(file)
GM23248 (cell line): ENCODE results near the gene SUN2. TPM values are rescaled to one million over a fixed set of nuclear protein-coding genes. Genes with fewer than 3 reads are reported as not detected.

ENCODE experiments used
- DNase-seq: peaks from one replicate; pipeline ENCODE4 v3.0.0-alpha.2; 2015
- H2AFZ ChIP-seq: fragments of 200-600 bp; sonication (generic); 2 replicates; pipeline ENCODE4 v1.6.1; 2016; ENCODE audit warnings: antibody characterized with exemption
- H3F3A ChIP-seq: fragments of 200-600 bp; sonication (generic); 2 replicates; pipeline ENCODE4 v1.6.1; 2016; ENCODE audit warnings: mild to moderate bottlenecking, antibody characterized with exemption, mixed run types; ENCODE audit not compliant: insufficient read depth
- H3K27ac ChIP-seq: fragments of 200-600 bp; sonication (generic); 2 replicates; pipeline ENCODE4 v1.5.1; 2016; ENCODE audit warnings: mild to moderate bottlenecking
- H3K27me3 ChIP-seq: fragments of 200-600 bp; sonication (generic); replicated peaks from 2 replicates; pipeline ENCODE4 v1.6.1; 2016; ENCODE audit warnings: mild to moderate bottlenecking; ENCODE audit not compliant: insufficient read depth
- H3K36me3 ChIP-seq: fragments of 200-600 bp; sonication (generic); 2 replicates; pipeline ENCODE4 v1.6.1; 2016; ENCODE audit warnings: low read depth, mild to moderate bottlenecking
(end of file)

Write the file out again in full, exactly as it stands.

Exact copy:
GM23248 (cell line): ENCODE results near the gene SUN2. TPM values are rescaled to one million over a fixed set of nuclear protein-coding genes. Genes with fewer than 3 reads are reported as not detected.

ENCODE experiments used
- DNase-seq: peaks from one replicate; pipeline ENCODE4 v3.0.0-alpha.2; 2015
- H2AFZ ChIP-seq: fragments of 200-600 bp; sonication (generic); 2 replicates; pipeline ENCODE4 v1.6.1; 2016; ENCODE audit warnings: antibody characterized with exemption
- H3F3A ChIP-seq: fragments of 200-600 bp; sonication (generic); 2 replicates; pipeline ENCODE4 v1.6.1; 2016; ENCODE audit warnings: mild to moderate bottlenecking, antibody characterized with exemption, mixed run types; ENCODE audit not compliant: insufficient read depth
- H3K27ac ChIP-seq: fragments of 200-600 bp; sonication (generic); 2 replicates; pipeline ENCODE4 v1.5.1; 2016; ENCODE audit warnings: mild to moderate bottlenecking
- H3K27me3 ChIP-seq: fragments of 200-600 bp; sonication (generic); replicated peaks from 2 replicates; pipeline ENCODE4 v1.6.1; 2016; ENCODE audit warnings: mild to moderate bottlenecking; ENCODE audit not compliant: insufficient read depth
- H3K36me3 ChIP-seq: fragments of 200-600 bp; sonication (generic); 2 replicates; pipeline ENCODE4 v1.6.1; 2016; ENCODE audit warnings: low read depth, mild to moderate bottlenecking